The finalists were selected by a committee from among 98 nominees recommended for readers ages 12 to 18. From those 55 titles, 10 were singled out for exemplifying “the quality and range of graphic novels appropriate for teen audiences.” The are:
- My Friend Dahmer, by Derf Backderf (Abrams)
- Trinity: A gRaphic History of the First Atomic Bomb, by Jonathan Fetter-Vorm (Hill and Wang)
- Annie Sullivand the thr Trials of Helen Keller, Joseph Lambert (Disney Hyperion)
- Ultimate Comics: Spider-Man, Vol. 1, by Brian Micahel Bendis and Sara Pichelli (marvel)
- Friends with Boys, Faith Erin Hicks (First Second)
- A Flight of Angels, by Alisa Kwitney, Rebecca Guay and others (DC Comics/Vertigo)
- The Silence of Our Friends, by Mark Long, Nate Powell and Others (First Second)
- Stargazing Dog, by Takashi Murakami (NBM Publishing)
- Drama, by Raina Telgemeier (Scholastic/GRAPHIX)
- Daredevil, Vol. 1, by Mark Waid, Paolo Rivera and Marcos Martin (Marvel)
“What do superheroes, serial killers and the stage crew have in common? They all have a place on the 2013 Great Graphic Novels for Teens list,” chair Rachael Myers said in a statement. “There is a graphic novel on this list for every teen reader and we think this is a valuable resource for teens and the librarians who work with them.”
You can see the full list of Great Graphic Novels for Teens on the American Library Association website.
Business | In a surprise announcement, Kevin Tsujihara was announced Monday to succeed Barry Meyer as CEO of Warner Bros. Entertainment, the parent company of DC Entertainment. The 48-year-old Tsujihara, who has been with Warner Bros. since 1994, was named in 2005 as president of the Home Entertainment Group, overseeing the company’s home video, digital distribution, video games, anti-piracy and emerging technology operations. He was chosen as CEO over Bruce Rosenbaum, president of Warner Bros. Television, and Jeff Robinov, president of Warner Bros. Pictures (under which DC Entertainment is placed in the corporate structure). [The Hollywood Reporter]
Banned Books Week kicks off today, and the American Library Association’s Office of Intellectual Freedom has lots of resources for those who are interested, including a blog and lists of the most challenged books over the past 10 years or so.
The Comic Book Legal Defense Fund, which is a co-sponsor of Banned Books Week, has a comics-specific list on their site as well, compiled by Betsy Gomez. Click on the title of any comic and you will get more details about the book, why it was challenged, and what the outcome was. The list includes everything from J. Michael Straczynski’s The Amazing Spider-Man to Alan Moore and Dave Gibbons’ Watchmen, and you could do a lot worse than to just spend the week reading those graphic novels.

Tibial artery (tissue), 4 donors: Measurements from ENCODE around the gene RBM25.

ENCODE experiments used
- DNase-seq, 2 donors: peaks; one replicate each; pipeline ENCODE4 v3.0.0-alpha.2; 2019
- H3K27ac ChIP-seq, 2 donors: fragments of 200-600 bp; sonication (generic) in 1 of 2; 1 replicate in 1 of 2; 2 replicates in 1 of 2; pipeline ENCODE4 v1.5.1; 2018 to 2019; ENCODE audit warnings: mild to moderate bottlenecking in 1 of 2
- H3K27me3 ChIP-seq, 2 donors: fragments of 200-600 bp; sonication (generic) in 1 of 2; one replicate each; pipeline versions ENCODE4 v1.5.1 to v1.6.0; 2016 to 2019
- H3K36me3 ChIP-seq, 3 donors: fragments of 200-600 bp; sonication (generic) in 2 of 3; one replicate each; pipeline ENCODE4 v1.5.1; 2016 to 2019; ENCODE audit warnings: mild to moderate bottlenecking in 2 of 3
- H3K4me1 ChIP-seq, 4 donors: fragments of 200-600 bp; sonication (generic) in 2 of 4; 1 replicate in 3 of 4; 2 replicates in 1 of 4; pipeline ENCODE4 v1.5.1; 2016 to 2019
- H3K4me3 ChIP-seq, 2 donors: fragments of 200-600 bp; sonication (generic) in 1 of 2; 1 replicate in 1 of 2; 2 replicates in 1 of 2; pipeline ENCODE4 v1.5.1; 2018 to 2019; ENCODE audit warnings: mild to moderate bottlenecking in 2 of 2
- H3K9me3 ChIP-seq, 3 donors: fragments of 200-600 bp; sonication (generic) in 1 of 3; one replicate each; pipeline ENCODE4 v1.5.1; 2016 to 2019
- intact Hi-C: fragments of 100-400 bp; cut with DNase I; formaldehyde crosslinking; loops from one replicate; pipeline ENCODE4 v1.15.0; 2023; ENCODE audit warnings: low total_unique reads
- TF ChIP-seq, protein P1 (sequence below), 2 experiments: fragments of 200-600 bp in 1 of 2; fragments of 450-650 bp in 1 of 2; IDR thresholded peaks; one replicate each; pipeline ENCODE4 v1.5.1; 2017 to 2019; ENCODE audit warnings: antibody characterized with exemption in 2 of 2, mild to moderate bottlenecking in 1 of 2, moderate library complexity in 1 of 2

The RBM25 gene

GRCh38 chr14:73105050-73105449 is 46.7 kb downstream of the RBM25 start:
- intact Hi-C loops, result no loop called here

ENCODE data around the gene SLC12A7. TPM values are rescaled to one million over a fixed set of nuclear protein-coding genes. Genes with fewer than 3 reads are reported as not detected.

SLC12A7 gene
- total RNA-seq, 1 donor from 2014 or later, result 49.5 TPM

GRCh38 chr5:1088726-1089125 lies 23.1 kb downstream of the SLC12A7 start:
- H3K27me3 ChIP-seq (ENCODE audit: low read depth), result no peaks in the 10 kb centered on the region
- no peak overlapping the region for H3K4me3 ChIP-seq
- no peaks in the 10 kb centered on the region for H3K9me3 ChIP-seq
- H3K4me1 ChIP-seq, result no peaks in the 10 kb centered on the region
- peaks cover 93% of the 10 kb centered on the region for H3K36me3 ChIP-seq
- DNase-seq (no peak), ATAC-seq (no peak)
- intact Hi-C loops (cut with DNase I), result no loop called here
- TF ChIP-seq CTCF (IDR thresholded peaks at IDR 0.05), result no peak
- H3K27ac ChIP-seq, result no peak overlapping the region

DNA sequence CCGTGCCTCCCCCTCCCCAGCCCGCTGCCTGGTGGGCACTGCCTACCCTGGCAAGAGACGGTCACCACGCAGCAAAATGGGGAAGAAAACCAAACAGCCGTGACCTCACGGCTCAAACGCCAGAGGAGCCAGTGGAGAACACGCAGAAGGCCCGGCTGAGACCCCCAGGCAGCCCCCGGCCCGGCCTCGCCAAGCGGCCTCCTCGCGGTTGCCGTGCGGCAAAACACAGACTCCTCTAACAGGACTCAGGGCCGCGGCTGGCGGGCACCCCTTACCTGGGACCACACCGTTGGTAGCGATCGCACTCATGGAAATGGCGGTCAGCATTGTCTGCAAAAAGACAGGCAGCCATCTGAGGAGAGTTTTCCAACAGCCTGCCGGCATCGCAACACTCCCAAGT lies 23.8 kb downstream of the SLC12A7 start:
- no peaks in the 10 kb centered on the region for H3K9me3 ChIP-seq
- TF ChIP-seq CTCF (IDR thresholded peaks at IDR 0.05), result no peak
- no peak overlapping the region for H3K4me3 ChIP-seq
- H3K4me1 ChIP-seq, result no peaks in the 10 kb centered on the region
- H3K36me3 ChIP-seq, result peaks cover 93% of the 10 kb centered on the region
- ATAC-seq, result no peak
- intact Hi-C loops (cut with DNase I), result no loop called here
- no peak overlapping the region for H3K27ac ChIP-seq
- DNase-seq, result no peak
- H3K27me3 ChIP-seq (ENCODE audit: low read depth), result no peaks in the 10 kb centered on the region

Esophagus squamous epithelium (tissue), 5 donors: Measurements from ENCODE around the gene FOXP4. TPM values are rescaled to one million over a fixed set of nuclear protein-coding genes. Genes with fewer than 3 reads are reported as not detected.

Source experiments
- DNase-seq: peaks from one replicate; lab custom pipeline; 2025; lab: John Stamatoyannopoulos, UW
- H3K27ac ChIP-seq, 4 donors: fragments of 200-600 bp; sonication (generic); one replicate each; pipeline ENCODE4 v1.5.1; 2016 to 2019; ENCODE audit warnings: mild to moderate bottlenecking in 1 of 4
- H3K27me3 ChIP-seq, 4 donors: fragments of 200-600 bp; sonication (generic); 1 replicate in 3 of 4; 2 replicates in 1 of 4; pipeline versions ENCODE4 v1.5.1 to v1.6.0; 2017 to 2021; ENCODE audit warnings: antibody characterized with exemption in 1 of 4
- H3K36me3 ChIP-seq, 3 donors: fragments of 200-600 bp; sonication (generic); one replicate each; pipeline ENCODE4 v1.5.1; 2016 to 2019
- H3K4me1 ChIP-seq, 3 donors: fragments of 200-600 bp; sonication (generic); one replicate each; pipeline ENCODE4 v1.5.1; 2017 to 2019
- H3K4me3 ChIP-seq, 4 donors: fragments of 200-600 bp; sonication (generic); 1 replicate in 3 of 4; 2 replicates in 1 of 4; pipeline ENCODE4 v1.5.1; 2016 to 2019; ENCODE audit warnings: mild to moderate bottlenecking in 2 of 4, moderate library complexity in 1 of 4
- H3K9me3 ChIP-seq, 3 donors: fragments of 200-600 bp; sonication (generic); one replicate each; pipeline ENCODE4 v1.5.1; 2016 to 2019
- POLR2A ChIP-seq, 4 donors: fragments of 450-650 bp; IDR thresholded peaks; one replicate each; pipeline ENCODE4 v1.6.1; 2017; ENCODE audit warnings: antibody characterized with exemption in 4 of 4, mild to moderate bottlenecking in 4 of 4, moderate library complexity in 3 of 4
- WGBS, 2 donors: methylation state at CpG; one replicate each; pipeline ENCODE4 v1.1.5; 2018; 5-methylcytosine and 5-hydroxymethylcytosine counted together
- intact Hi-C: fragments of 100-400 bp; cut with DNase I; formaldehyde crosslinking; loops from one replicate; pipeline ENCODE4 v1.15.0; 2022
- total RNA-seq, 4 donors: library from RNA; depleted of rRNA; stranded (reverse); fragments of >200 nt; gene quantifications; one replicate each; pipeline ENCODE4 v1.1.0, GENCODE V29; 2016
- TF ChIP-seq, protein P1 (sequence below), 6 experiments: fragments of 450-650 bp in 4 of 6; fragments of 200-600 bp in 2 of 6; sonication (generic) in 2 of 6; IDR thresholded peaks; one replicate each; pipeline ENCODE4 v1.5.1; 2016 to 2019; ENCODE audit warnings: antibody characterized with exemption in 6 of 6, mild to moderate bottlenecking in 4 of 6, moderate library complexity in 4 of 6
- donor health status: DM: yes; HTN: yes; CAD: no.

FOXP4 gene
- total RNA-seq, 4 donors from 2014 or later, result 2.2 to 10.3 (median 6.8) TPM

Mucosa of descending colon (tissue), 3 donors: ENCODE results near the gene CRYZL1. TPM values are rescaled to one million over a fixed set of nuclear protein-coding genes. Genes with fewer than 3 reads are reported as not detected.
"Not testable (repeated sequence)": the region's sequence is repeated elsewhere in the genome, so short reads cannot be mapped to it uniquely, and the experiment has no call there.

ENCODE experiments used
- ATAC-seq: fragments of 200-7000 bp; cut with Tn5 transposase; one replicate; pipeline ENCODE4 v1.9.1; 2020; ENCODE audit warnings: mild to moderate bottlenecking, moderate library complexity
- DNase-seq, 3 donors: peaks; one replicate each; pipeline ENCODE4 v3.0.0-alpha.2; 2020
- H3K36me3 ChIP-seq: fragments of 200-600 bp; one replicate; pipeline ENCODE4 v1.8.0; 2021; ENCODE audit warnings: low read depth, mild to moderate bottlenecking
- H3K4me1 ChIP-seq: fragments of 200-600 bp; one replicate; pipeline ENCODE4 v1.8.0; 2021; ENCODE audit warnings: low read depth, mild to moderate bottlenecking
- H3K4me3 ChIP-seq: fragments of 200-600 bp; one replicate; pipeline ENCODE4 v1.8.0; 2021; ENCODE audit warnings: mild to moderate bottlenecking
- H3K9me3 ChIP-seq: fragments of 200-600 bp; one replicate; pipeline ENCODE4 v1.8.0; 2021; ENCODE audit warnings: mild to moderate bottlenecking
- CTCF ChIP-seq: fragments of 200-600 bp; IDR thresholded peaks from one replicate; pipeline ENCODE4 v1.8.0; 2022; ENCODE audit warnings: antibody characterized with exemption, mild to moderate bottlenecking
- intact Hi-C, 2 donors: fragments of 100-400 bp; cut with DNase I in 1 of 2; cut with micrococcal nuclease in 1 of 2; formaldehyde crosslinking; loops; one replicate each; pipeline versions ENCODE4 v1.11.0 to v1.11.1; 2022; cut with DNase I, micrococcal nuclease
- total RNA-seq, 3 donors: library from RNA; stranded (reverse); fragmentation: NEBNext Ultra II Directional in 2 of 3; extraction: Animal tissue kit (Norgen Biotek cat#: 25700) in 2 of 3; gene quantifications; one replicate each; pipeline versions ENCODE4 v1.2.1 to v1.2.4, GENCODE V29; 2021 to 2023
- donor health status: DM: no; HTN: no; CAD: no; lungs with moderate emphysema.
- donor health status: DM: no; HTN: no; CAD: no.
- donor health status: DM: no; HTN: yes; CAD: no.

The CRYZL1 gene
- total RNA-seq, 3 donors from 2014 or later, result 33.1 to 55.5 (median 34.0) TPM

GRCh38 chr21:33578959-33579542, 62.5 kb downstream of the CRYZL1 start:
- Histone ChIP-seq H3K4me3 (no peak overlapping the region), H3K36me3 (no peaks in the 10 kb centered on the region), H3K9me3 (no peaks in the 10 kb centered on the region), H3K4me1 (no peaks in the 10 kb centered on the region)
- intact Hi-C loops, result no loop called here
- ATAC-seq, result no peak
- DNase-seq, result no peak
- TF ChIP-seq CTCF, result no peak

The CBLDF also has a list of ComicsPRO retailers who are having special events around the country to celebrate banned comics, and offers brochures and other resources for retailers who want to have their own events.
Publishing | According to the San Diego Comic Con schedule, Archaia will publish an adaptation of Shotaro Ishinomori’s classic sci-fi manga Cyborg 009, “reimagined” in Western style. The adaptation will be written by F. J. DeSanto and Brad Cramp, and illustrated by Trevor Hairsine. In case you missed it, David Brothers recently wrote a fascinating piece on the original. [Anime News Network]
Creators | Colleen Doran is looking for original art from her creator-owned series A Distant Soil. “I require good quality scans of the art for the future editions of the print books, as well as the upcoming digital editions … If you purchased A Distant Soil original art, I would be very grateful if you would get in touch with me.” [A Distant Soil]
Legal | A federal judge has dismissed two claims by comics creator Jason Barnes, aka Jazan Wild, against songwriter Andreas Carlsson but will two others to move forward in a lawsuit over a graphic novel biography. The two signed a deal in 2007 for Dandy: Welcome to a Dandyworld, with Carlsson allegedly retaining the copyrights and Barnes receiving pay plus a percentage of book sales and a cut from any merchandising and movie deals. Carlsson filed suit three years later after Barnes posted Dandyworld online, a move the artist answered with a countersuit claiming, among other things, copyright infringement, bad faith and breach of contract because the songwriter published a bestselling novel in Sweden “inspired by a graphic novel created by Andreas Carlsson and Jazan Wild.” Barnes, who claims he never received residuals from the sales of the novel, asked a federal judge to determine copyright ownership. U.S. District Judge Christina Snyder refused to enter summary judgment about Barnes’ copyright, saying ownership will rest on whether he was an independent contractor of Carlsson’s employee, and dismissed the artists’ claims of negligent representation and fraudulent inducement. However, Carlsson will have to face accusations of breach of contract and bad faith.
If the name Jason Barnes, or Jazan Wild, seems familiar, it’s because two years ago he sued NBC and producer Tim Kring for $60 million, claiming elements from the third season of Heroes were stolen from his 2005-2006 comic series Jazan Wild’s Carnival of Souls. [Courthouse News Service]